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Victim Compensation

October 8, 2007 | Tina Susman and Raheem Salman, Times Staff Writers
The widow of an Iraqi vice presidential guard killed last year by a Blackwater USA employee said Sunday that she had yet to receive compensation, and Iraq's government concluded that a shooting last month by the private security firm's guards was unjustified. A statement from government spokesman Ali Dabbagh said that a commission formed by Prime Minister Nouri Maliki to investigate the Sept.
August 31, 2007 | From Times Wire Services
Ford Motor Co. won reversal of a $52-million punitive-damages verdict awarded to the parents of a 3-year-old boy killed when a pickup truck ran over him. Walter White's parents said a defective parking brake caused the Ford F-350 pickup to move as their son fell out of the truck in 1994. A Nevada federal court jury awarded the sum in a 2004 retrial of the punitive-damages portion of the Whites' lawsuit. A federal appeals court in San Francisco ordered a third trial on the punitive-damages
June 9, 2007 | Steve Hymon, Times Staff Writer
In the latest bizarre court case involving the Los Angeles Fire Department, a jury has awarded $3.75 million to a male fire captain who said he was retaliated against for not making training exercises easier for women. Fire Capt. Frank Lima alleged in his lawsuit against the city that he was told by superiors that he shouldn't hold women to the same standards as men. The reason: The Fire Department was under pressure from City Hall to increase the number of women within its ranks.
May 24, 2007 | From Times Staff and Wire Reports
O.J. Simpson must give any money a Florida lawyer is holding for him to the family of murder victim Ronald Goldman to help satisfy a multimillion-dollar wrongful death judgment, a judge has ruled. An L.A. County Superior Court judge said Tuesday that "any and all monies, accounts receivable and all other rights to payment" held by attorney Leonardo D. Starke for Simpson must be assigned to Goldman's father, Fred.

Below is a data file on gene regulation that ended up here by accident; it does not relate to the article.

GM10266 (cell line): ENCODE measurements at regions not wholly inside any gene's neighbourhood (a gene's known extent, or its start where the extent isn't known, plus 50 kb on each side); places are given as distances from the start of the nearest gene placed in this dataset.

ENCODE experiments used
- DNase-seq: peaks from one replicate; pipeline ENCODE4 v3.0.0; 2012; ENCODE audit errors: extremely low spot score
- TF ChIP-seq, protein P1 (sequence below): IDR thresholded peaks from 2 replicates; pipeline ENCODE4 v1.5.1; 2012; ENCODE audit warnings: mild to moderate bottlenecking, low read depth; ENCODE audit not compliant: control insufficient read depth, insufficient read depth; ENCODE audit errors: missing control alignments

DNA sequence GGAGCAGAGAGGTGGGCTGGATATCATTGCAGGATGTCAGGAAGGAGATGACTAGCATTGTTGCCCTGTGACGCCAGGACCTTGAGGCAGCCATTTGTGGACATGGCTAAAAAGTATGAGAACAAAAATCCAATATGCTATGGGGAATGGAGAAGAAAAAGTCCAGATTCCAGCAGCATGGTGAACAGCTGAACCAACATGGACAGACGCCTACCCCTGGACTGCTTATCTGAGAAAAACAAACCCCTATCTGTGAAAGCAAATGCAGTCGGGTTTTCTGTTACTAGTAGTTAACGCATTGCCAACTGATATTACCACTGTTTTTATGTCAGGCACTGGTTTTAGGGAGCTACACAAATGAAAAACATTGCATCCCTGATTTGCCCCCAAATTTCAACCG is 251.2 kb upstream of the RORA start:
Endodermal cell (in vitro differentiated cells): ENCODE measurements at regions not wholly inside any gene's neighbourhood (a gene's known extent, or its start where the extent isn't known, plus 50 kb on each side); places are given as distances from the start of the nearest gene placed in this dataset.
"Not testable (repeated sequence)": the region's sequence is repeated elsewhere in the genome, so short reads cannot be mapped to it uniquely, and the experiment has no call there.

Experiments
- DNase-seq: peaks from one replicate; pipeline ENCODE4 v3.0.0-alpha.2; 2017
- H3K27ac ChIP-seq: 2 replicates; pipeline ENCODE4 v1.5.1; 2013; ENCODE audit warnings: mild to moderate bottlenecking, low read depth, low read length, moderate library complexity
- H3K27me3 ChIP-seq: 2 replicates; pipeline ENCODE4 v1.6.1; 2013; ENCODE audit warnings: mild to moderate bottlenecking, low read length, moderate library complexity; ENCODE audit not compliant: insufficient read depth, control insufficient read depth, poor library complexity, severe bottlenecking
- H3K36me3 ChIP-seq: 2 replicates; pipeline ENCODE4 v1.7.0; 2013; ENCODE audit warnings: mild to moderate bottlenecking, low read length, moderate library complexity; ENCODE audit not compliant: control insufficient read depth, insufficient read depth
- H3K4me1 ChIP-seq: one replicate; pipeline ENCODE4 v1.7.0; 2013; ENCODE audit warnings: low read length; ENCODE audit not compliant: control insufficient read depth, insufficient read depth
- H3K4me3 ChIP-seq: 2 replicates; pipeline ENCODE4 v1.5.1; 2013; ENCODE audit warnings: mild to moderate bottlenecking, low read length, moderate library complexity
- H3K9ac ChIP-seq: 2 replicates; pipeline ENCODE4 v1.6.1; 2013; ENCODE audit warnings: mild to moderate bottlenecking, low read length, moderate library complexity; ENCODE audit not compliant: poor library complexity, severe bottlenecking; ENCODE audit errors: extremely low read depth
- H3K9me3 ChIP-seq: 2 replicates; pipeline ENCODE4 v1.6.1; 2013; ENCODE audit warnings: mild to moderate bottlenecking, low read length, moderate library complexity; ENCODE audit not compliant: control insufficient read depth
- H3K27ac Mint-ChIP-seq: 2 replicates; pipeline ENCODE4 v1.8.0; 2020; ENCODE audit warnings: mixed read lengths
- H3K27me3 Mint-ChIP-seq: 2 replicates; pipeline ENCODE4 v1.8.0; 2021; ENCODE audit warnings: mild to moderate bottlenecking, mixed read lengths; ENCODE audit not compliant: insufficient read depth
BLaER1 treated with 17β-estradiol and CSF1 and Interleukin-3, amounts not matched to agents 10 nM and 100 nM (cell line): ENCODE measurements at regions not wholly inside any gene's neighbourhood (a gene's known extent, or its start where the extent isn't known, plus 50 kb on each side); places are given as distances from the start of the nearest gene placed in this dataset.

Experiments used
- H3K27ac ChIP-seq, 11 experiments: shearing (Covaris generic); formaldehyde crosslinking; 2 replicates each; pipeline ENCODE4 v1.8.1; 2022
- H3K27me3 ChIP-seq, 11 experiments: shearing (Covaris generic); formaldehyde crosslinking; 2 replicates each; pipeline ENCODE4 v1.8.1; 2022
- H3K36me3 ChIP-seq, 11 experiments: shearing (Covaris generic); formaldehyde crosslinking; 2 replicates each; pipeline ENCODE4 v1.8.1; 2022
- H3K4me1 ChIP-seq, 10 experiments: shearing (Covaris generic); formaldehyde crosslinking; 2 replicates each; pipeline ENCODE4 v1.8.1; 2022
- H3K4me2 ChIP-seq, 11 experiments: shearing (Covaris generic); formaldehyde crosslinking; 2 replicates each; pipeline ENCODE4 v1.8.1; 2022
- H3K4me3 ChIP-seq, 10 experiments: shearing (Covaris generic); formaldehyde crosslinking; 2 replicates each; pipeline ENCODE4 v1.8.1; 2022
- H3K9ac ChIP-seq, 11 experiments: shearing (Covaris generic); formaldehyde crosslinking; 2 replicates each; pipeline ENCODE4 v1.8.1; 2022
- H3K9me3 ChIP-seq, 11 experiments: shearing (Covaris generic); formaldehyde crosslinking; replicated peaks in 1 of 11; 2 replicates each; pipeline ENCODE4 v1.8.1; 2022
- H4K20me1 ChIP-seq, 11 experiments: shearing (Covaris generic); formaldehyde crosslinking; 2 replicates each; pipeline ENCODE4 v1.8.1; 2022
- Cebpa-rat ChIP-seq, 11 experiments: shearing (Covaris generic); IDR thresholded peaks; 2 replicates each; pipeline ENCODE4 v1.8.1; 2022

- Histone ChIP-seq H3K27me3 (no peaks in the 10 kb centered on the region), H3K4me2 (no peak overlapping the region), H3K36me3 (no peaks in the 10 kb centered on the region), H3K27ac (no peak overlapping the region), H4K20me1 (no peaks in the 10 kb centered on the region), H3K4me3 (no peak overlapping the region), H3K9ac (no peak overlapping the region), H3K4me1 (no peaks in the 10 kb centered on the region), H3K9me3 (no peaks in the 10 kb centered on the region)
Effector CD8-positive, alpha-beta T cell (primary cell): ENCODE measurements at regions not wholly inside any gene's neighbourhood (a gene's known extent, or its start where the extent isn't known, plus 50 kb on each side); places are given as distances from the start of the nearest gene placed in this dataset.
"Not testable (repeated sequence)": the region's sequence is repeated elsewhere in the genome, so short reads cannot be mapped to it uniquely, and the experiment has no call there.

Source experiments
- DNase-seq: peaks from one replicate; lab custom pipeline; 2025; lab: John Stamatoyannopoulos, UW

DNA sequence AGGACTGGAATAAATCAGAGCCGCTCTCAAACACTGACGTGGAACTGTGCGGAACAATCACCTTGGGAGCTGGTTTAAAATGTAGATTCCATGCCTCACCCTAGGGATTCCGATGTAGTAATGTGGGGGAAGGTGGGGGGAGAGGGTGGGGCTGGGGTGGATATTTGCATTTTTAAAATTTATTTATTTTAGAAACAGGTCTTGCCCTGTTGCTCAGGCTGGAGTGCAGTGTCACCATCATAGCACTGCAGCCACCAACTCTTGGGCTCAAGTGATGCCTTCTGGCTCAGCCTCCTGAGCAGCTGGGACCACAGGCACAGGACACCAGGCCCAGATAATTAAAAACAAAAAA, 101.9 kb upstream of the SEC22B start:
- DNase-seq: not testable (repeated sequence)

May 18, 2007 | Stuart Pfeifer, Times Staff Writer
A federal jury Thursday awarded $210,000 in punitive damages to a former Los Angeles County Jail inmate who said sheriff's deputies repeatedly assaulted him in 1998. The verdict, returned before U.S. Magistrate Judge Patrick J. Walsh in Los Angeles, came two days after jurors awarded inmate Anthony Albert Jimenez $155,000 as compensation for his injuries. Jimenez contended that deputies assaulted him on three dates at the Twin Towers Correctional Facility near downtown Los Angeles.
May 12, 2007 | Gregory W. Griggs, Times Staff Writer
U.S. Rep. Elton Gallegly (R-Simi Valley) has introduced a bill to speed up federal benefit payments to former workers of Rocketdyne's Santa Susana Field Laboratory who can link their illnesses to their jobs at the onetime Department of Energy facility. In the last seven years, 355 former employees have filed 677 benefit claims against the DOE, but only 56 claims have been paid, according to Gallegly's office. The claims were filed under the Energy Employees Illness Compensation Act.
May 9, 2007 | Bob Mieszerski, Times Staff Writer
Former jockey Laffit Pincay was awarded a judgment of $2.7 million by a jury in Pasadena on Monday, the culmination of a lawsuit against Huntington Ambulance regarding the spill that ended his career more than four years ago. Pincay, 60, had reached an out-of-court settlement early last year with Santa Anita and the physician's assistant who treated him immediately after the accident on March 1, 2003, during a race on the hillside turf course at the Arcadia track.
May 3, 2007 | From the Associated Press
A federal judge signed off on a $1.52-billion jury verdict in favor of Alcatel-Lucent in a digital music patent dispute against Redmond, Wash.-based Microsoft Corp. U.S. District Court Judge Rudi M. Brewster in San Diego entered his judgment Monday, concluding that Microsoft's Windows Media Player software infringed patents owned by the Paris-based company.
May 3, 2007 | From Times Wire Reports
A settlement for the family of a teenager who died after being roughed up by guards at a state-supervised boot camp won legislative approval and was sent to the governor. Gov. Charlie Crist had encouraged the effort to compensate the family of Martin Lee Anderson, who died in January 2006 shortly after being kneed, struck and having ammonia tablets held to his nose at the military-style facility run by the Bay County Sheriff's Office in Panama City.
April 27, 2007 | From Times Wire Reports
Chinese slave laborers forced to work in Japan during World War II lost their bid for compensation when Japan's Supreme Court overturned a landmark ruling that had ordered a Japanese company to pay them. In 2004, the Hiroshima High Court ordered Nishimatsu Construction Co. to pay a total of $230,000 to five Chinese. Nishimatsu argued that the statute of limitations had expired.
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